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Painted Dhal Shield

Place of Origin: India

Date: 18th Century

Reference: 088

Status: Sold

Full Description:

An 18th century Indian shield known as a Dhal, from Rajasthan, probably Ajmer.  A similar shield is shown in a brightly coloured lithograph from the Journal of Indian Art and Industry.  It is labelled ‘Shield made by Khuda Bux, of Shahpura, Ajmere’.  Ajmer was a princely state in India, and is now a city in the state of Rajasthan.  Ajmer is surrounded by the Aravalli mountain range, and these mountains could be the source of the landscapes we see on shields from this group.

This example is convex and probably made of buffalo hide, it has a base layer of black paint which is used to great effect with the creation of a hilly landscape on four sides of the front surface.  With the use of various shades of red on the black background, the artist creates an organic and subtle bed to the elaborate floral arrangements.  The flower beds are bordered by sandy coloured rocks which the artist has shaded in a way to create a three-dimensional visual effect.  The three-dimensional effect continues with the complex sprays of flowers, although the same shading techniques have not been used, the flowers, blossoms, fruits and larger leaves have multiple paint layers to give a physical prominence from the surface of the shield and those leaves that are painted in the background.  The use of gold in the paints is apparent, and gives the shield an opulent appearance.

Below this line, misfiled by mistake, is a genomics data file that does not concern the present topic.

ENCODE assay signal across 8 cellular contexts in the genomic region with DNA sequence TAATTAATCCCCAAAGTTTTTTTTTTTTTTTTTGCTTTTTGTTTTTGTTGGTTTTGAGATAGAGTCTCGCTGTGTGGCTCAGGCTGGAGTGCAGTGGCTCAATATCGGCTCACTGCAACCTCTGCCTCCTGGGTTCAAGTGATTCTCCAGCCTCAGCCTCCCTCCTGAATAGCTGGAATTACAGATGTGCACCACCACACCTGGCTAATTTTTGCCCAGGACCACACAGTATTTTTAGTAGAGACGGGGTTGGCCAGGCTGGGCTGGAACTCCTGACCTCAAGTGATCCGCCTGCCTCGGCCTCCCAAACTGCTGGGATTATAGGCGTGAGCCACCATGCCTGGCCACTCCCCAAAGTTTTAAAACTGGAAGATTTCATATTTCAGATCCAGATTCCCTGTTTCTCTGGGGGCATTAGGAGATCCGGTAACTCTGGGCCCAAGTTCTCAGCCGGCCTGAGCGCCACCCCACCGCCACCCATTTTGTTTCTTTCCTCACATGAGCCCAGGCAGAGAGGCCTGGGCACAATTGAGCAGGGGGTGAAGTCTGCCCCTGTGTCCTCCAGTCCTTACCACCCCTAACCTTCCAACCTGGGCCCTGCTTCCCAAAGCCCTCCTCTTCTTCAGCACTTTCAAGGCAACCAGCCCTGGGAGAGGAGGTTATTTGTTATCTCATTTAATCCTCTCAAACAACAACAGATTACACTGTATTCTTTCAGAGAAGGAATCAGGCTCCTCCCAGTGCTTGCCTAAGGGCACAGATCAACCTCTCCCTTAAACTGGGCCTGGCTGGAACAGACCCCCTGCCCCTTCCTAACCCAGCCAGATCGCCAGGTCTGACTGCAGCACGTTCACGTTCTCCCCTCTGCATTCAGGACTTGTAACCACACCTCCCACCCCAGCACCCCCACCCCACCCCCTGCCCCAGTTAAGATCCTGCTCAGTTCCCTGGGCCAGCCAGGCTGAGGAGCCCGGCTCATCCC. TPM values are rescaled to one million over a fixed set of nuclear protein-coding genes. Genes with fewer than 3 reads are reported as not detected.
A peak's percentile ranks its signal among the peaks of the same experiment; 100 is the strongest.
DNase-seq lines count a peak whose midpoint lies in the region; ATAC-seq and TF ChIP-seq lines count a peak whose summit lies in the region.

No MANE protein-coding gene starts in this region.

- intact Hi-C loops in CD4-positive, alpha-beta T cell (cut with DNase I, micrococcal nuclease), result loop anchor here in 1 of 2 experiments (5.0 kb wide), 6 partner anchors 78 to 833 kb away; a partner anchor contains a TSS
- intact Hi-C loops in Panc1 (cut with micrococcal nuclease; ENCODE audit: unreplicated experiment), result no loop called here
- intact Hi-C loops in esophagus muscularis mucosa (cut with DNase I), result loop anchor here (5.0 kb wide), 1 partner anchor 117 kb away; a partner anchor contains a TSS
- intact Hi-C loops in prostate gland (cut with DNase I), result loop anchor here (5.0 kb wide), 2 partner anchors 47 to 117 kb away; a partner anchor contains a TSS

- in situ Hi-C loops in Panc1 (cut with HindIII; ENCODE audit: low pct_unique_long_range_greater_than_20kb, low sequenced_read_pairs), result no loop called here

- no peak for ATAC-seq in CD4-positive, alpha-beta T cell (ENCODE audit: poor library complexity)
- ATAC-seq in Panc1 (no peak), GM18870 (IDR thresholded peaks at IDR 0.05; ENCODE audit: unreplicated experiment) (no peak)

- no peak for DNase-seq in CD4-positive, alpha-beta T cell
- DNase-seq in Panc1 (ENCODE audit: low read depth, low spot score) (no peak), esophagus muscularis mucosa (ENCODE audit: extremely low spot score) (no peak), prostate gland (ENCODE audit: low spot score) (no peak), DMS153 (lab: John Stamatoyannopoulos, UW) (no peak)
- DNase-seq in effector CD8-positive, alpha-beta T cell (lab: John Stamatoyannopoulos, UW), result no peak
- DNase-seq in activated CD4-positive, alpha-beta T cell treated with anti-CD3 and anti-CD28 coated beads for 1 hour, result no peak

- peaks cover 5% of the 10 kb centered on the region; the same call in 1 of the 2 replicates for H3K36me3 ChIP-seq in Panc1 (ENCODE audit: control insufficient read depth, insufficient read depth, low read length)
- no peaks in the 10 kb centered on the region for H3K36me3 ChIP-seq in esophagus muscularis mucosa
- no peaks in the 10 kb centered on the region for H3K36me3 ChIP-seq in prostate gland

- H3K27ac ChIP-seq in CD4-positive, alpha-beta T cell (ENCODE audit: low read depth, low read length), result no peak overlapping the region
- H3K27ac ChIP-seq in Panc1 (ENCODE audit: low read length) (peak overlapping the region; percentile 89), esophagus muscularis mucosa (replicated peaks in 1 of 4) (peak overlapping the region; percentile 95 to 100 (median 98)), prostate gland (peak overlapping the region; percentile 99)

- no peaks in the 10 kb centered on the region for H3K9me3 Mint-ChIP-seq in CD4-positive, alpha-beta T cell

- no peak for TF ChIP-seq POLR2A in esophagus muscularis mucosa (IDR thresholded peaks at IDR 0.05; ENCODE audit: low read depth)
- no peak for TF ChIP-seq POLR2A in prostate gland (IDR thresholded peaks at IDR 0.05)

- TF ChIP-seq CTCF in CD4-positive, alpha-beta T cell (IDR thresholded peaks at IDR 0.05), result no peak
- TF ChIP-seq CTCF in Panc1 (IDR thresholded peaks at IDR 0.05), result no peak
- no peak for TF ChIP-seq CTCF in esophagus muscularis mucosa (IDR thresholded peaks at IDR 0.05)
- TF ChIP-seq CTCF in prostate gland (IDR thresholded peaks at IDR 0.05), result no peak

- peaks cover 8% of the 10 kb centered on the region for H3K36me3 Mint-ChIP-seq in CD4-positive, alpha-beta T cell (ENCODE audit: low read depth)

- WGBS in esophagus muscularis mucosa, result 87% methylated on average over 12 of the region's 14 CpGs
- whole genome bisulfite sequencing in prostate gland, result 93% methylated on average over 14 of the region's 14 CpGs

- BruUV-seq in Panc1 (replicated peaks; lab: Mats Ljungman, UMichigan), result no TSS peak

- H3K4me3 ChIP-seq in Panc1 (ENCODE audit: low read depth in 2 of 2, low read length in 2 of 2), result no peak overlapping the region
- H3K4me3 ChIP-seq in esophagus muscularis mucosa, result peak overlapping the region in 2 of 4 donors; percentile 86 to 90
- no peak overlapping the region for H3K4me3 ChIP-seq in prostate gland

The rear of the shield is also decorated in a similar way, the lower ground closest to the border having red hills, and the upper ground with shaded rocks.  The grain of the leather is more apparent on the rear, and provides a clever sense of texture to the scenic painting.   A later red velvet pad and cord handles.

The gilt-copper bosses have a style of repoussé found on objects from Kutch in the 19th century.  Each is set with four large pieces of polished green agate.  The bosses may have been added at a later date, in India bosses were treated almost as an accessory, we can see from Elgood’s recent catalogue of the Jaipur collection (2015), that five of the six hide shields catalogued are without bosses (’s. 114, 115, 116, 119, and 120).

The use of decorative stone in shield bosses however, is not unique to this example, the Met publish an Indian shield from the Bashford Dean memorial collection, which has copper-gilt bosses mounted with green glass, see Alexander (2015), fig.10, p.10.  


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